Physio Chapter -The Digestive System by AmnaKhan

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									The Digestive System
      Chapter 16
The main function of the digestive
system is to breakdown and absorb
nutrients, water, and electrolytes
 This system has four functions:
   Motility is the muscular contractions that mix and
    move the contents of the digestive tract.
   Secretion of digestive juices by exocrine glands
    into the digestive tract.
   Digestion via chemical change (hydrolysis) of
    large molecules (e.g., carbohydrates, proteins, and
    fats) into their smaller subunits
   Absorption of nutrients, along with water,
    vitamins, and electrolytes, into the blood and
    lymph.
The digestive system                        Mouth
consists of a tract plus          Salivary glands
the accessory organs.
                                     Pharynx
 The tract is a continuous
  tube that consists of the    Esophagus
  mouth, pharynx, esophagus,                        Stomach
  stomach, small intestine,
  large intestine, and anus.     Liver

 The lumen of this tube Gallbladder
  is continuous with the      Pancreas
  external environment.         Large
 The accessory organs          Intestine
  are the salivary glands,     Small
                               Intestine
  exocrine glands, & biliary
  system (liver & gallbladder). Rectum
                                     Anus
Other facts of the four main
digestive processes are:
 The smooth muscle in the walls of the digestive tract
  maintains a low level of contraction called tone.
 There are two types of digestive                  Lumen
  motility: propulsive movements
  & mixing movements.                     Duct
                                          cells
 Digestive secretions
  consist of water,              Exocrine
                                 gland
  electrolytes, & organic        cells          Secretory
  constituents such as                           product
  enzymes, bile, salts, & mucus.
 They are released by hormonal
  or neural stimulation.        Capillary
 Most absorption occurs in
  the small intestine where it is completed.
 Polysaccharides (e.g., starch and glycogen) are
  chemically changed into disaccharides, which are
  changed into monosaccharides.
                                     Intermediate     End Products
Category of foodstuffs                 Products       of Digestion
Carbohydrates
                                                     Monosaccharides
 Polysaccharides (starch and glycogens)   Maltose
                                                    (glucose, galactose,
                                                         fructose)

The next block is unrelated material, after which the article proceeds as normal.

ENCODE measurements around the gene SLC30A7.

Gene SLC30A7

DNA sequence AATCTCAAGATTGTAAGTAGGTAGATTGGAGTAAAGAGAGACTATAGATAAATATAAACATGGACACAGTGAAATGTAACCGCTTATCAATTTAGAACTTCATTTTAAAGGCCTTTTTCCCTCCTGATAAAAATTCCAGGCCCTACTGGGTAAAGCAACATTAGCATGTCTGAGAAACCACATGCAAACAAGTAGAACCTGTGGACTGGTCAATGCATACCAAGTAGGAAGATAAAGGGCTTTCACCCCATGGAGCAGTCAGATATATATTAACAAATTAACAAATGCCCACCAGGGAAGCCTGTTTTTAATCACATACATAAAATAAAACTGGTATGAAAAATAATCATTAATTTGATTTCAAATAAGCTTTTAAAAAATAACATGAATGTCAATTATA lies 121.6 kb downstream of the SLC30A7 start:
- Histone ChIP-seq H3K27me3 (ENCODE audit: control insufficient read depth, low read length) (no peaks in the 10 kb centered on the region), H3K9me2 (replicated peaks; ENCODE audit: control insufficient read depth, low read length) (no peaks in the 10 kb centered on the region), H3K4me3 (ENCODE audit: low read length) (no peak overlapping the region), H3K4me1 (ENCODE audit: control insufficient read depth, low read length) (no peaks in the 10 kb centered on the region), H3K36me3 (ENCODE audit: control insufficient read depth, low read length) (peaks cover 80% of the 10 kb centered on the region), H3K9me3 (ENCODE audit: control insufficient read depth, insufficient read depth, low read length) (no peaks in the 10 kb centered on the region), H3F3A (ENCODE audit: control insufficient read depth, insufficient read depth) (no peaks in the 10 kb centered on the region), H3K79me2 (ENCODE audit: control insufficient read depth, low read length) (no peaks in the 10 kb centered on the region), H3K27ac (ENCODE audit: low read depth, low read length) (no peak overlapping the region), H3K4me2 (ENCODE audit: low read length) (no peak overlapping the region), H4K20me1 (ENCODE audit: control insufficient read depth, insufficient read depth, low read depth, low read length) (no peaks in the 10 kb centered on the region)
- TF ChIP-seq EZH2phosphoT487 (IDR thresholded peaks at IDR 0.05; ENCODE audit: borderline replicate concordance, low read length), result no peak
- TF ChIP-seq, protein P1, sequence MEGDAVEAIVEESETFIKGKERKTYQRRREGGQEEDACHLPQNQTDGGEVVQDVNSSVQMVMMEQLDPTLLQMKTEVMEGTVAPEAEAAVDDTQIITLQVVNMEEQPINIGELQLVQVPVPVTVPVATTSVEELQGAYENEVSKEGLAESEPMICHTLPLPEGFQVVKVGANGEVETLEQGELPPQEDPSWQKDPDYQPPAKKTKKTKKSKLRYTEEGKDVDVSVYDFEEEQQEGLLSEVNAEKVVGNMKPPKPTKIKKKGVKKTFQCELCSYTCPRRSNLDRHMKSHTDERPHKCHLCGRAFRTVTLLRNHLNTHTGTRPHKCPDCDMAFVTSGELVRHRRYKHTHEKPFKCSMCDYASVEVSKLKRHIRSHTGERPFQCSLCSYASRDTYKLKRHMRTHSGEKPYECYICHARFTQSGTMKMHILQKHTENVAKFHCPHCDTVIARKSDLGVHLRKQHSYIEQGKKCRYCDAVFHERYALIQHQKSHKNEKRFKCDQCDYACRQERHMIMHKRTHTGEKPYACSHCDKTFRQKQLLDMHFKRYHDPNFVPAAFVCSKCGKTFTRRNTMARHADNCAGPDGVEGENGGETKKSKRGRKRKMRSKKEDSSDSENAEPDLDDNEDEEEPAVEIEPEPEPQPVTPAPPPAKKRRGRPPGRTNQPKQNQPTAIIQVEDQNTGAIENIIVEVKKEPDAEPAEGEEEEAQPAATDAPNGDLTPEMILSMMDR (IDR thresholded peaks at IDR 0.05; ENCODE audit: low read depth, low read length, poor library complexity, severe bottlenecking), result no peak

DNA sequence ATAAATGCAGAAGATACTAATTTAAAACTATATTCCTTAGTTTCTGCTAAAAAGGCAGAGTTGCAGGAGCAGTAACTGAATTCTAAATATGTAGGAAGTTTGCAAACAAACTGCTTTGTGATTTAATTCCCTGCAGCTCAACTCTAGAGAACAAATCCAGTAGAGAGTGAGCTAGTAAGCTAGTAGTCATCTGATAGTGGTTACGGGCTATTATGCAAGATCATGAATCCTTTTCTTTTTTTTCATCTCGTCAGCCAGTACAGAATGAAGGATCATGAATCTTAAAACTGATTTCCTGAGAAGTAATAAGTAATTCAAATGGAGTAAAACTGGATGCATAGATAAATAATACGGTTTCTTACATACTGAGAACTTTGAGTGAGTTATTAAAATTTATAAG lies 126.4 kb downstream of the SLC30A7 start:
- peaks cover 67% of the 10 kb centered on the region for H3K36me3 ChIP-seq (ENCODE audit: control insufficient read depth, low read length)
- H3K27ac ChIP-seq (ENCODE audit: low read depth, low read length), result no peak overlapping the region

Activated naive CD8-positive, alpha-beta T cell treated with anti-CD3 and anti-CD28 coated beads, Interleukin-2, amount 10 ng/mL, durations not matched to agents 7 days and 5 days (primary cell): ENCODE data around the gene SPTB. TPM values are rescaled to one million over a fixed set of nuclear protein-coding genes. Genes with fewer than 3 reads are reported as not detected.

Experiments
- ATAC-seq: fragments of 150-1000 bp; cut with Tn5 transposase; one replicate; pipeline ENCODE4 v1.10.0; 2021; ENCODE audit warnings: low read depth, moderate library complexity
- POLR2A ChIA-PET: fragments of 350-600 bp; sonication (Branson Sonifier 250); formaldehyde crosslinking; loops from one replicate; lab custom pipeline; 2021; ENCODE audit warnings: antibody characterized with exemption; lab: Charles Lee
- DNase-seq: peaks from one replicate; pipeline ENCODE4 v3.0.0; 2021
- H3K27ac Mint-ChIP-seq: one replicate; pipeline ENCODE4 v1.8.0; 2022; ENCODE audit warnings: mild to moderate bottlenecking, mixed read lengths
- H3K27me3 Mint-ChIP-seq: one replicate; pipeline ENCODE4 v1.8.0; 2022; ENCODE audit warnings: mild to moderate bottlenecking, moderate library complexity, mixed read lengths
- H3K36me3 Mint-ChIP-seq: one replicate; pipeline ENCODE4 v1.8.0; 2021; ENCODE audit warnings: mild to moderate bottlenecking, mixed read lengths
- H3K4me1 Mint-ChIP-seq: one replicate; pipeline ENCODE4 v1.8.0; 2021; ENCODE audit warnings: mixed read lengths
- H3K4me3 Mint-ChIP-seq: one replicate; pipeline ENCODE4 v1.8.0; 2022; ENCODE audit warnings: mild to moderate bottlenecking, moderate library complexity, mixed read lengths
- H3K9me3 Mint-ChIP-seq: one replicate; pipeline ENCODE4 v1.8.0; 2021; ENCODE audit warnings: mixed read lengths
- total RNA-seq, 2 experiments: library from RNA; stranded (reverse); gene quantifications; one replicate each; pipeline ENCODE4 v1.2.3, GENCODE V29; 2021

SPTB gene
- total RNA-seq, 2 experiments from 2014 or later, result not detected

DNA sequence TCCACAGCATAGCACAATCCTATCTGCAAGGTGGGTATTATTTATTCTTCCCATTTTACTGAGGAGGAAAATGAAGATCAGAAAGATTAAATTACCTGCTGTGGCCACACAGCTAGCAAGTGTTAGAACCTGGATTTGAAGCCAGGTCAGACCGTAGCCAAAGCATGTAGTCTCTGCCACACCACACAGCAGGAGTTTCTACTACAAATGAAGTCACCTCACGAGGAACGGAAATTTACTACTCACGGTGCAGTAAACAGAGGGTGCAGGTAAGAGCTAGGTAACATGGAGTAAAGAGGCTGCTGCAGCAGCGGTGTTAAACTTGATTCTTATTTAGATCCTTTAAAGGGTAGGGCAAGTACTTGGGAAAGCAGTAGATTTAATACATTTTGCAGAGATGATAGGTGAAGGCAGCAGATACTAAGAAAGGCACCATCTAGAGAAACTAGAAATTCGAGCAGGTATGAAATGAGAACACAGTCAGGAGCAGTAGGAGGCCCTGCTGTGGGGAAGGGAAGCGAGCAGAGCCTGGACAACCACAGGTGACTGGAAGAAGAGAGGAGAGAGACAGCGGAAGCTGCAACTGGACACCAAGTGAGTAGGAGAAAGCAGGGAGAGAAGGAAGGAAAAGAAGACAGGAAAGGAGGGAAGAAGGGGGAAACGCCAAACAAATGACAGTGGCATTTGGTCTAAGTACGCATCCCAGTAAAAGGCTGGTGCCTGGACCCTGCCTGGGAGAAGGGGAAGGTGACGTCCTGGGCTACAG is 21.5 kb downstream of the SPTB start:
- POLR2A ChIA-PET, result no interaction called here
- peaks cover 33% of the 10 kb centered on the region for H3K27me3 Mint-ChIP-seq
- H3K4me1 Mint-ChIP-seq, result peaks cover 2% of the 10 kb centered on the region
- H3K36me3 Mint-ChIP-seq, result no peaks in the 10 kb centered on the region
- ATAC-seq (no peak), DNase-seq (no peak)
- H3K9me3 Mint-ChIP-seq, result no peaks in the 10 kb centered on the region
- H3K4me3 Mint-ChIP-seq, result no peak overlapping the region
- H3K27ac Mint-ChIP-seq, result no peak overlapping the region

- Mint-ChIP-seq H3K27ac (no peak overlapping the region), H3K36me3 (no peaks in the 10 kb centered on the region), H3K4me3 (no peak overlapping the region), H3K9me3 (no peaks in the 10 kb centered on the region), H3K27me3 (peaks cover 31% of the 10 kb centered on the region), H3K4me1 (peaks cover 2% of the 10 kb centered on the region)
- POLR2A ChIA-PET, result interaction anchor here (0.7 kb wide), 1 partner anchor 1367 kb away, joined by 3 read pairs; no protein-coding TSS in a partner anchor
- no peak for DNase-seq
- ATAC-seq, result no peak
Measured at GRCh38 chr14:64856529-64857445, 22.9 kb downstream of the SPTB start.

Amylase                     Maltase
 Disaccharides
      Sucrose


                Sucrase
                                                         Absorbable
      Lactose                                            Units
                                                          = Glucose
                                                         = Fructose
                Lactase
                                                         = Galactose
 Proteins are chemically changed into polypeptides,
 which are changed into amino acids.
Proteins                     Peptide
                             Fragments          Amino Acids



Carboxypeptidase Pepsin &   Aminopeptidase
& Chymotrypsin   Trypsin

 The end products of fat digestion are
 monoglycerides and free fatty acids.
Fats
                                                        Free
    Triglyceride                             Glycerol   fatty
                                                        acids

                   Lipase

                                              Monoglyceride
Macromolecules are broken down via
hydrolysis.




Maltose                Glucose   Glucose
The wall of the digestive tract consists
of four layers.                  Body wall

 The mucosa lines the     Peritoneum            Muscularis
  luminal surface.                               externa
                          Mesentery
    It has an inner      Serosa              Outer longitudinal muscle
     epithelial layer.                        Inner circular muscle
    The lamina propria                              Mucosa
     is a middle layer of                            Mucous membrane
     connective tissue.                              Lamina propria
                                                     Muscularis mucosa
    The muscularis
     mucosa is a sparse              Lumen            Submucosa
     layer of smooth
     muscle.
                        Duct of
 The submucosa is accessory                        Myenteric plexus
  made of connective digestive gland            Submucous plexus
  tissue
 The muscularis externa is the          The serosa is the outer
  main smooth layer of the tract.         connective tissue layer.
Digestive motility and secretion are
regulated by four factors.
1) Smooth muscle cells display rhythmic, spontaneous
   variations in membrane potentials induced by